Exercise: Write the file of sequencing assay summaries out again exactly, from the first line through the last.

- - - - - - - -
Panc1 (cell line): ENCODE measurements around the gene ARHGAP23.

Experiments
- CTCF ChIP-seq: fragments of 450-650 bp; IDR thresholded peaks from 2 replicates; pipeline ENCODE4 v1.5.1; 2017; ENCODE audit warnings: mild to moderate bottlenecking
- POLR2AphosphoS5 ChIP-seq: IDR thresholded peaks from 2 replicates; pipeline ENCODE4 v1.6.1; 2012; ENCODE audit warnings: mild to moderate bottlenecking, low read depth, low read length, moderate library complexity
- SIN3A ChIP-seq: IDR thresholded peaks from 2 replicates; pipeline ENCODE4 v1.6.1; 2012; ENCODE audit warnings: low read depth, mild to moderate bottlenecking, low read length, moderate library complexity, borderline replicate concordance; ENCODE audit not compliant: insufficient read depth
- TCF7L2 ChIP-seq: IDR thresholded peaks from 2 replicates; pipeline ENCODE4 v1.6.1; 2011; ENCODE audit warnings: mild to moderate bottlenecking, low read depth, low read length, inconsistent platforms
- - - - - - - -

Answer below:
Panc1 (cell line): ENCODE measurements around the gene ARHGAP23.

Experiments
- CTCF ChIP-seq: fragments of 450-650 bp; IDR thresholded peaks from 2 replicates; pipeline ENCODE4 v1.5.1; 2017; ENCODE audit warnings: mild to moderate bottlenecking
- POLR2AphosphoS5 ChIP-seq: IDR thresholded peaks from 2 replicates; pipeline ENCODE4 v1.6.1; 2012; ENCODE audit warnings: mild to moderate bottlenecking, low read depth, low read length, moderate library complexity
- SIN3A ChIP-seq: IDR thresholded peaks from 2 replicates; pipeline ENCODE4 v1.6.1; 2012; ENCODE audit warnings: low read depth, mild to moderate bottlenecking, low read length, moderate library complexity, borderline replicate concordance; ENCODE audit not compliant: insufficient read depth
- TCF7L2 ChIP-seq: IDR thresholded peaks from 2 replicates; pipeline ENCODE4 v1.6.1; 2011; ENCODE audit warnings: mild to moderate bottlenecking, low read depth, low read length, inconsistent platforms